Francis Turretin’s Ecclesiology, 18.17: The Primacy of Peter

Seventeenth Question: Was Peter an ecumenical pontiff and the head of the church and the vicar of Christ? We deny against the Romanists.

I mentioned previously that question 16 was indirectly about papal primacy, but with question 17 we embark upon a series of questions that address that issue directly. As you no doubt gleaned from what you’ve learned about Turretin thus far, as well as from his posing of the question above, things are unlikely to go well for il Papa.

To begin, however, Turretin characteristically wants us to be entirely clear about what he is and is not arguing. For starters, you will have noted that the question is posed with reference to Peter. The logic is that if Peter is unable to claim primacy then the Pope, as the apostolic successor of Peter, is similarly unable. To be clear, Turretin is not arguing that Peter has no sort of primary whatsoever. He seems willing enough to grant Peter a certain sort, or certain sorts, of primacy. He clarifies that “the question does not concern any primacy, either of order and calling or of age, or of dignity and gifts. For we do not deny that this primacy can belong to Peter” (18.17.2; my emphasis) and, consequently, to the Pope (at least potentially). No, the question is not about primary as such, but about a particular kind of primacy—“the primacy of authority and jurisdiction” or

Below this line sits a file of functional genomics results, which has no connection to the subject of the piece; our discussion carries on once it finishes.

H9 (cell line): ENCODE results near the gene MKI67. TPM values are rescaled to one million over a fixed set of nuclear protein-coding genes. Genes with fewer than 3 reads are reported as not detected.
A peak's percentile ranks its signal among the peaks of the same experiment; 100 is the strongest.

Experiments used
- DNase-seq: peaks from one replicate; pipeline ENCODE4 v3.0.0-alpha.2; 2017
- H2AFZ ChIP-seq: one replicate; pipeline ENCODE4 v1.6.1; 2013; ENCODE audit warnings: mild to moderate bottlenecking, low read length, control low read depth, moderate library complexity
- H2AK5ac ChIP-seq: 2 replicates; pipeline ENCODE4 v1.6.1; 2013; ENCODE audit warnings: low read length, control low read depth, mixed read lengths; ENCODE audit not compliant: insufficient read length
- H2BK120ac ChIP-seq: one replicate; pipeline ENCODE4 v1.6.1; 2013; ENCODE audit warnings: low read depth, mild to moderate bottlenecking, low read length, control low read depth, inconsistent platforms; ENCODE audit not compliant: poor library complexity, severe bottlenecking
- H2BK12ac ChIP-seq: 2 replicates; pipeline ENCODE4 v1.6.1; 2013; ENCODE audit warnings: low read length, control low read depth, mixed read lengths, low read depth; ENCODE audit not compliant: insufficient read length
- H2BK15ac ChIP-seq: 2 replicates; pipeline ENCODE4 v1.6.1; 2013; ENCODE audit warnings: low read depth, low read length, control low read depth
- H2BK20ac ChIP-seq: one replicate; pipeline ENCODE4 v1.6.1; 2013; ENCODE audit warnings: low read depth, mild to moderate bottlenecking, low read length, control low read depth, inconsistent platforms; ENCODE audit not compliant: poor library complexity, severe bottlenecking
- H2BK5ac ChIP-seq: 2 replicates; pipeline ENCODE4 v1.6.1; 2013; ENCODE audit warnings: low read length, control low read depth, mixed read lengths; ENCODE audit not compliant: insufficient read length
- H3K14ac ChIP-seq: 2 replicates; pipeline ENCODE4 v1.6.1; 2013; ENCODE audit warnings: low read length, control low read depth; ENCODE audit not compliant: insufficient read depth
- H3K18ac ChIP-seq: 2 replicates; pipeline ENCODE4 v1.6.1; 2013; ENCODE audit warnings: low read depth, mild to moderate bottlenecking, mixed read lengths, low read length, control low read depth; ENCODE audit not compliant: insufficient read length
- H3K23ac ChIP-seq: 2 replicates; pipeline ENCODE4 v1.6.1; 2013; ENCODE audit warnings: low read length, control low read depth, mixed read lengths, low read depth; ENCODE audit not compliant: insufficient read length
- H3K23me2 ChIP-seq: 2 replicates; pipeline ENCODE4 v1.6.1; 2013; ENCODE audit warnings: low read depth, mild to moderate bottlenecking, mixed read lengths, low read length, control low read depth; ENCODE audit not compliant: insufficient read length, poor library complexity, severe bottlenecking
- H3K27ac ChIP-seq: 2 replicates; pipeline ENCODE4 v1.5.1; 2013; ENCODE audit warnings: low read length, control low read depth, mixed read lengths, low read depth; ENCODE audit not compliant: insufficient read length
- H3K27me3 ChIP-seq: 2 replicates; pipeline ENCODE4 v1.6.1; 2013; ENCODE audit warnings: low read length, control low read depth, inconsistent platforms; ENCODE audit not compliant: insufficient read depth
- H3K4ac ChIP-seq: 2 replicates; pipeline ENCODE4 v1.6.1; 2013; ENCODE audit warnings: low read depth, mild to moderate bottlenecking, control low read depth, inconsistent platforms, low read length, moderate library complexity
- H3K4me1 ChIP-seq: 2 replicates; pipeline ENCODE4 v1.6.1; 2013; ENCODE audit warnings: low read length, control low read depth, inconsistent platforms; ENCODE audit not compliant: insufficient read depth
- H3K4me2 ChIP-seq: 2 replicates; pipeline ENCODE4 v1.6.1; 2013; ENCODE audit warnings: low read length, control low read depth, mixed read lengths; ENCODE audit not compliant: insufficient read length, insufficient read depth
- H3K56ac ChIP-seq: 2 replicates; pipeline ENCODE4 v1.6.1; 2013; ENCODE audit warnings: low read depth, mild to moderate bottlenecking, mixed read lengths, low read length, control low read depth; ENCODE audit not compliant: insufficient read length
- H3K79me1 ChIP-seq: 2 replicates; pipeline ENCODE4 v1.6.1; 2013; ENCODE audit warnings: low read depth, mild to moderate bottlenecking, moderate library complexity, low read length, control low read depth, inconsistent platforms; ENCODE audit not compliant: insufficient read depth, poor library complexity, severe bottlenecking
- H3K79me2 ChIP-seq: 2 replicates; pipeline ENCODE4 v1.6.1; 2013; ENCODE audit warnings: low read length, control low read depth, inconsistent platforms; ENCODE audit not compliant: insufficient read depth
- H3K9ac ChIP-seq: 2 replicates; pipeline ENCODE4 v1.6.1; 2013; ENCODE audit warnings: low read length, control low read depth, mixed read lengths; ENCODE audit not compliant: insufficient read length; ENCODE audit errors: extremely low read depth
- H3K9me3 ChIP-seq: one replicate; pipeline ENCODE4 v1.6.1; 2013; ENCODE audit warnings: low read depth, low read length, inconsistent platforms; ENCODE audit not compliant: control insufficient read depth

whether there was an degree of authority and jurisdiction in Peter above the other apostles by which he was constituted an ecumenical pontiff, the vicar of Christ and head of the church, with the most absolute power, so that individual believers and the apostles themselves . . . were bound to submit their heads subject to him. (Ibid)

In other words, if you’ll allow me a paraphrase, Turretin’s concern is to deny to Peter the sort of primacy that the popes of early modern Europe claimed, and that others claimed for them (Turretin adduces a particularly nice quote to this effect from Bellarmine, perhaps unsurprisingly).